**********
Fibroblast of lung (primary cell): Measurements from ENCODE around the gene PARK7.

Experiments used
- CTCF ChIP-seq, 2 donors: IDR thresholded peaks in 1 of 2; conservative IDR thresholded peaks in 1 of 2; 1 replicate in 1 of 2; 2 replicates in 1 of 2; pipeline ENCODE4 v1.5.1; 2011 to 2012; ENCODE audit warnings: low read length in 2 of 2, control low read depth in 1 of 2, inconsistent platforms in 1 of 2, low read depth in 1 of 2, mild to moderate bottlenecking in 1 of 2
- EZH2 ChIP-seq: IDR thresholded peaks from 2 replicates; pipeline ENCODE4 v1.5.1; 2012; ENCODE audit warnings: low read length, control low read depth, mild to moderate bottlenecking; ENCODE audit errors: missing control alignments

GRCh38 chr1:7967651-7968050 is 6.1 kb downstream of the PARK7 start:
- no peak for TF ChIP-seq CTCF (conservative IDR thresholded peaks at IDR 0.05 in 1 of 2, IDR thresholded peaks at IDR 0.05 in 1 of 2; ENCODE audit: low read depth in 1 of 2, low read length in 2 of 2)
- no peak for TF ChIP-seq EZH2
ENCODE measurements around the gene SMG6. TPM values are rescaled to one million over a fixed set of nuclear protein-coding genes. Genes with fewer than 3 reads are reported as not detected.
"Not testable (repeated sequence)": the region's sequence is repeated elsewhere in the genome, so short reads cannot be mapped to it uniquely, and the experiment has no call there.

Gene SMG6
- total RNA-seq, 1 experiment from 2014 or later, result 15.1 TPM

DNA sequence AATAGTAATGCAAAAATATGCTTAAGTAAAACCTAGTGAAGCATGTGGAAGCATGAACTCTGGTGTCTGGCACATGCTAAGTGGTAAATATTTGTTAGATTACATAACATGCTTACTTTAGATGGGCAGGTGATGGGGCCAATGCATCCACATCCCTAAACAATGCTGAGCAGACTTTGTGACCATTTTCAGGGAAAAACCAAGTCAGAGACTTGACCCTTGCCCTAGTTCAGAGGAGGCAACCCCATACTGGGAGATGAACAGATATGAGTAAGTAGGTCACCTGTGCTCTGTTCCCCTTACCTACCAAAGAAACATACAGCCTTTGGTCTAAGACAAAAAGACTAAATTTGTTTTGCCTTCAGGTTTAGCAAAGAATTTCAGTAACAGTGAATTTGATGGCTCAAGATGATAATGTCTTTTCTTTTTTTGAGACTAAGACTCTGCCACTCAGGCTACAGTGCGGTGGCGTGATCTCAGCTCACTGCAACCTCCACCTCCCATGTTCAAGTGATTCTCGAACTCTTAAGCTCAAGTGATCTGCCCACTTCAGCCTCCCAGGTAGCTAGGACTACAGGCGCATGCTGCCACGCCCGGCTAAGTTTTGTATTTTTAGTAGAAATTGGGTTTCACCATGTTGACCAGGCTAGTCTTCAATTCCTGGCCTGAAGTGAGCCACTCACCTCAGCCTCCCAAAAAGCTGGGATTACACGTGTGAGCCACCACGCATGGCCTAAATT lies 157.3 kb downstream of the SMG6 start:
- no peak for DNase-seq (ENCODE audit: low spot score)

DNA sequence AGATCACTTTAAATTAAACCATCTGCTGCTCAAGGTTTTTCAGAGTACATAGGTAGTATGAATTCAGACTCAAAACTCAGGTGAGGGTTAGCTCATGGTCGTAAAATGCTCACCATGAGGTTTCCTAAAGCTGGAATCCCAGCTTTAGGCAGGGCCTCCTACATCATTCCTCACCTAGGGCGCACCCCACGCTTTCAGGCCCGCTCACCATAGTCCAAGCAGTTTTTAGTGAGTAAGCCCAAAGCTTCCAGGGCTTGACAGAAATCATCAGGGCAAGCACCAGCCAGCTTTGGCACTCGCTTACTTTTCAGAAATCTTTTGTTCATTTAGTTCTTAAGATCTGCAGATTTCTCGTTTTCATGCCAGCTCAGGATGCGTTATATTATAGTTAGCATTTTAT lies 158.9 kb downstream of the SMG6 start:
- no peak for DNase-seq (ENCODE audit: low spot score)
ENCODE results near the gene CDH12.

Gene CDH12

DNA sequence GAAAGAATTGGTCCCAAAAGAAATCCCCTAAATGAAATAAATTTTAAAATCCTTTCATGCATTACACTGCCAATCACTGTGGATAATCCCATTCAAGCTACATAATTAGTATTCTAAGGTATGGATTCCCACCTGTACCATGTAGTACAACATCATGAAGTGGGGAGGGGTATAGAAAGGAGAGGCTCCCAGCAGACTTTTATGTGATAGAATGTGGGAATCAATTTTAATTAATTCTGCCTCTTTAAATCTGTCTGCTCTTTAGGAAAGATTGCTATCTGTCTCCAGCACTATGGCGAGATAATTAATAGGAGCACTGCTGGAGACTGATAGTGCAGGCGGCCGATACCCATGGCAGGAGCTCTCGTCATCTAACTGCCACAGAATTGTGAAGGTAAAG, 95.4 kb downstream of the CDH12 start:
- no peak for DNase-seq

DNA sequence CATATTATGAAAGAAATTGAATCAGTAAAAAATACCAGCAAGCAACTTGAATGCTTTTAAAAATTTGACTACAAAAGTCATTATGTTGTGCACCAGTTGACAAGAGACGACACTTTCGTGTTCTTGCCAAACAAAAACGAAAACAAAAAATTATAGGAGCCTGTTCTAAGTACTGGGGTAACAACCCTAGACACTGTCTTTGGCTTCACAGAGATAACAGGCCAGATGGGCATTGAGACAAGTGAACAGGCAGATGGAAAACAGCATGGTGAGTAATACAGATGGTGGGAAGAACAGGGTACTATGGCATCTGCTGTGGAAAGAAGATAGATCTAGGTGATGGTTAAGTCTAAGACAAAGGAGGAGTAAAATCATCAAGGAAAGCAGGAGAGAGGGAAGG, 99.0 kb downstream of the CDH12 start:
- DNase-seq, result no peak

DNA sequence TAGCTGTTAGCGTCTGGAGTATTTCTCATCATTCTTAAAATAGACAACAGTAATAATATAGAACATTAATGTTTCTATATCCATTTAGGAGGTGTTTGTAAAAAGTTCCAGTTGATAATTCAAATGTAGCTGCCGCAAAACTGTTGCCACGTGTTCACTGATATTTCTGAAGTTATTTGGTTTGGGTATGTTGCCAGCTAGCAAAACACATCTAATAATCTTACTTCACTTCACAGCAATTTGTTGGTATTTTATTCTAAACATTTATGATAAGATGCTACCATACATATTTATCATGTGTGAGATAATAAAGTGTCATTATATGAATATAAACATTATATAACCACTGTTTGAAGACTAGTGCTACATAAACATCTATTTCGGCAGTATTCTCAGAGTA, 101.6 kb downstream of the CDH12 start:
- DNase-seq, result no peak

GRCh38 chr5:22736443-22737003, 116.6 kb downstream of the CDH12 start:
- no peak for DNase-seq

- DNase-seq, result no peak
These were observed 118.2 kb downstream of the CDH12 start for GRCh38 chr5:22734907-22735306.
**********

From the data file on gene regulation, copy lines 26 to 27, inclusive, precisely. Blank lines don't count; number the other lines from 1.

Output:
- DNase-seq, result no peak
These were observed 118.2 kb downstream of the CDH12 start for GRCh38 chr5:22734907-22735306.